The in vitro contrast-enhanced ultrasound imaging was conducted using PTX-HPMOs PBS solutions with different concentrations (2 mL : 5 mg/mL, 10 mg/mL, and 20 mg/mL) by wrapping them into a small sac, which was further infused into a big sac prefilled with PBS solution. The performance of HPMOs as contrast agents for ultrasonography was compared with commercial SonoVue (2 mL). The in vitro ultrasonography experiment was carried out on IU-22. In addition, different ultrasound imaging modalities (contrast and harmonic modes) and different mechanical indexes (MI, 0.05–1.2) were employed to systematically investigate the influence of parameters for ultrasound imaging. The corresponding average gray values were determined by the analysis with SONOMATH-DICOM software.

2.3. PTX Loading into HPMOs (PTX-HPMOs) and the Releasing Performance

The PTX-HPMOs were obtained by mixing 5.0 mg of HPMOs with 3 mg of PTX (in 6 mL DMSO solution) at room temperature in the dark, and the mixture was then stirred for 24 h. The supernatant PTX solutions were collected by centrifugation, and the concentration of unloaded PTX was measured. The PTX solutions before and after the coincubation with HPMOs were analyzed by UV-Vis analysis.

PTX-loaded HPMOs (5 mg) were added into the dialysis bag and then introduced into a vial with PBS (50 mL) with or without ultrasound irradiation. Firstly, the medium was stirred at revolutions/min at °C without ultrasound irradiation. At the indicated time intervals (observed until 72 h), the medium was removed (5 mL) and replaced with fresh PBS (5 mL). The absorbance intensity of samples of the replaced media was detected by a UV spectrophotometer at wavelength of 233 nm. The released PTX in these replaced media at different time intervals was calculated from the standard curve. Then, ultrasound irritation was applied at 1 h, 3.5 h, and 5.5 h to the PTX-loaded HPMOs, respectively. The parameters of ultrasound irradiation are listed as follows: frequency of 1 MHz, 50% duty cycle, ultrasound power of 1.5 W/cm2, irradiation duration of 15 s with 5 s pause. The whole irradiation time lasted for 2 min each time.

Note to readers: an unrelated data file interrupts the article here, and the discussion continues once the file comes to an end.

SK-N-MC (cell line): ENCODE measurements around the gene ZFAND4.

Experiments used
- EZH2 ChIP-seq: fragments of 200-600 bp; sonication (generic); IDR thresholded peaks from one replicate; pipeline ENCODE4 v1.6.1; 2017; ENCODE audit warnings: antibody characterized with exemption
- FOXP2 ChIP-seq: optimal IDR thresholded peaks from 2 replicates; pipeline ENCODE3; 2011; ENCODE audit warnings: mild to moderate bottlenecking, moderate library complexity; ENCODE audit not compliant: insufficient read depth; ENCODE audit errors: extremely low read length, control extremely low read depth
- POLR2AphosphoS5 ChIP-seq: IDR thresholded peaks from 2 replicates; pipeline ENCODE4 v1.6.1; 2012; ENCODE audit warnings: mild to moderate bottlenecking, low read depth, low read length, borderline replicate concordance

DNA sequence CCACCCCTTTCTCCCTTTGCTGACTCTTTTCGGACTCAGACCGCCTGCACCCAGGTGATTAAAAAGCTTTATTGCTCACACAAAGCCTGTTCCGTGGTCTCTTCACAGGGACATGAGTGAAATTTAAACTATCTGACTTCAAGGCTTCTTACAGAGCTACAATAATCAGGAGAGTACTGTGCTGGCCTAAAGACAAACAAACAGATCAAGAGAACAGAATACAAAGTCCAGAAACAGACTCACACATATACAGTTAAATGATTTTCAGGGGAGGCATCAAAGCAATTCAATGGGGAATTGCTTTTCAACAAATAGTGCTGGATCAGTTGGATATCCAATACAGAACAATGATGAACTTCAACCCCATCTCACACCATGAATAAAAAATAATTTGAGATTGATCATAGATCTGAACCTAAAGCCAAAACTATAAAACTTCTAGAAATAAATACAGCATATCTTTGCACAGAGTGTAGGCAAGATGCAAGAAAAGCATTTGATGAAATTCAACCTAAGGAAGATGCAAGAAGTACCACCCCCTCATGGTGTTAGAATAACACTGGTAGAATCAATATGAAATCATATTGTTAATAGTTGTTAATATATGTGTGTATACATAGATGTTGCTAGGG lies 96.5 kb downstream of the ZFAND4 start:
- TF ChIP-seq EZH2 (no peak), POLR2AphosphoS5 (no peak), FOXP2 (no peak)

2.4. Evaluation of the Antitumor Activity of Ultrasound-Mediated PTX-HPMOs In Vitro

The evaluation is based on the typical CCK8 assay. Typically, HeLa cancer cells were seeded in 96-well plate at a density of 3 × 103 cells in 200  L Dulbecco’s modified Eagle’s medium (DMEM) containing 10% (v/v) FBS (fetal bovine serum), penicillin (100 IU/mL), and streptomycin (100  g/mL) in a humidified incubator at 37°C, 5% CO2 for 12 h. Then, each treatment was carried out as follows: free PTX group was adding the medium with different concentrations (0, 2.5, 5, and 10  g/mL) of free PTX into the 96-well plate; PTX-HPMOs group was adding the PTX-HPMOs of the same PTX-equivalent doses, without ultrasound irradiation; PTX-HPMOs + US group was adding the PTX-HPMOs of the same PTX-equivalent doses combined with ultrasound irradiation; and, in control group, new DMEM was added. Optical microscope was used to observe the cell growth and morphology in the culture plate after the cells were cultured for 24 h. After extraction of medium in wells, CCK-8 was used to determine the cell survival. The absorbance was measured at 450 nm using a microtiter plate reader (Thermomax microplate reader, Molecular Devices). Consider the following: cell viability (%) = mean OD value of experimental group/mean OD value of control group × 100%. The ultrasound parameters are power: 1.5 W/cm2, frequency: 1 MHz, duty cycle: 20%, and irradiation time: 2 min with 15 s interval/5 s pause.